Patton Boggs LLP agreed to pay $15 million to settle Chevron Corp’s lawsuit over the law firm’s involvement in obtaining a $9.5 billion judgment against the oil company in Ecuador. Patton Boggs also agreed to withdraw from the Ecuador litigation.
U.S. District Judge Lewis Kaplan in New York on March 4 ruled an attorney from another firm, Steven Donziger, resorted to bribery and fraud in procuring the Chevron judgment in Ecuador that held the oil company liable for polluting the Amazon rain forest. Donziger has appealed the judge’s findings.
Kaplan’s ruling “includes a number of factual findings about matters which would have materially affected our firm’s decision to become involved and stay involved as counsel,” Patton Boggs said in a statement today. “Patton Boggs regrets its involvement in this matter.”
On April 29, Kaplan threw out Patton Boggs’s claim San Ramon, California-based Chevron maliciously sued the firm for pursuing collection of the judgment. The law firm, which provided as much as $15 million to finance the Ecuadoran litigation, had sought access to $21.8 million Chevron had been ordered to post as a bond.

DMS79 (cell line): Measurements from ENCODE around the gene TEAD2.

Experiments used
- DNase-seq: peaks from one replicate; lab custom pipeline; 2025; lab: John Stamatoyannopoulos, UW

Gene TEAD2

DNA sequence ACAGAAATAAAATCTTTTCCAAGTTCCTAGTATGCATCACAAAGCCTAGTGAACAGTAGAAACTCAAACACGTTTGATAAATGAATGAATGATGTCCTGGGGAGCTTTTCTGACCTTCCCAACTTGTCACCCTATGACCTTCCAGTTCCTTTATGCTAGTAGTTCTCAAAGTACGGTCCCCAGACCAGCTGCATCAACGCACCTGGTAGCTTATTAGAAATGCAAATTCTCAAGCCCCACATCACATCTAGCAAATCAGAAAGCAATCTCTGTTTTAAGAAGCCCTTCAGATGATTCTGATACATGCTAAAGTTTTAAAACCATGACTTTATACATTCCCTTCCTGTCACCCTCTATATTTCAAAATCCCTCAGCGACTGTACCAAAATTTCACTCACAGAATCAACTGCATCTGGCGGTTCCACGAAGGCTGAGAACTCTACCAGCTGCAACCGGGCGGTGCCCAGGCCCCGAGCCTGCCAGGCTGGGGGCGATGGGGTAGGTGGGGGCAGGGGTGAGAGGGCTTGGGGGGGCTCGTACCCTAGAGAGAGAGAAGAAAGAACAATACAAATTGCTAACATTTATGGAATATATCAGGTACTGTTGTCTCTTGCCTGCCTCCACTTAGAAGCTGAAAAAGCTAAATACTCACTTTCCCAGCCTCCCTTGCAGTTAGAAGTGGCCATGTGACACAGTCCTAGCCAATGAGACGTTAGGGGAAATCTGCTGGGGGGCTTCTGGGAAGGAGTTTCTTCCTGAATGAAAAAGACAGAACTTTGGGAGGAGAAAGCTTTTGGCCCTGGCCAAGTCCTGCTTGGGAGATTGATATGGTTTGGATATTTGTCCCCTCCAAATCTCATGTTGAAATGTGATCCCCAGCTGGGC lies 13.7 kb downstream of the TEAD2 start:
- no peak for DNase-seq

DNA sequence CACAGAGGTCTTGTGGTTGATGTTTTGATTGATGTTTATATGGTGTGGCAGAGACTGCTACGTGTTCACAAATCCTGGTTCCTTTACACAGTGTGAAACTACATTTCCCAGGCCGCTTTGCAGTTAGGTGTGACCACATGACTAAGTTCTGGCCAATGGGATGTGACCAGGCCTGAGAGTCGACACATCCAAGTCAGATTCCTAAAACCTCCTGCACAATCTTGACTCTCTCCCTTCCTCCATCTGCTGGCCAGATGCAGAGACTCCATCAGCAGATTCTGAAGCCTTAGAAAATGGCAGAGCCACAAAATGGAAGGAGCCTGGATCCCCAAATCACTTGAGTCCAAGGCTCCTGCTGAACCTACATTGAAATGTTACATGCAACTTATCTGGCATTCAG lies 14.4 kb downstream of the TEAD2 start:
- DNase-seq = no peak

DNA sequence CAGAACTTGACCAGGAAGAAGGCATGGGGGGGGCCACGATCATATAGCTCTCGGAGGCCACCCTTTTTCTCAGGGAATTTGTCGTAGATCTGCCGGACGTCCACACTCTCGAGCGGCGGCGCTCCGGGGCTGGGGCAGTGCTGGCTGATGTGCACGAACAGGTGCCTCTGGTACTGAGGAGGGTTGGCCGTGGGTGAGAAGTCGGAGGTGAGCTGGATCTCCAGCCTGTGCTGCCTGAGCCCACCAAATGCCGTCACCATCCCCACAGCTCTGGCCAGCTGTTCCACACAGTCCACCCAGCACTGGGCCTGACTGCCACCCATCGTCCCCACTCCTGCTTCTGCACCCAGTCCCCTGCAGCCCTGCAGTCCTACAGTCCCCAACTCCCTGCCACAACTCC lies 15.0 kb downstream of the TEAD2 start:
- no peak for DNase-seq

“We are pleased that Patton Boggs is ending its association with the fraudulent and extortionate Ecuador litigation scheme,” Chevron General Counsel Hewitt Pate said in today’s statement. “Chevron encourages others to disassociate themselves from this fraud.”
The law firm’s case is Patton Boggs LLP v. Chevron Corp., 12-cv-09176, U.S. District Court, Southern District of New York (Manhattan). The racketeering case is Chevron Corp. v. Donziger, 11-cv-00691 in the same court.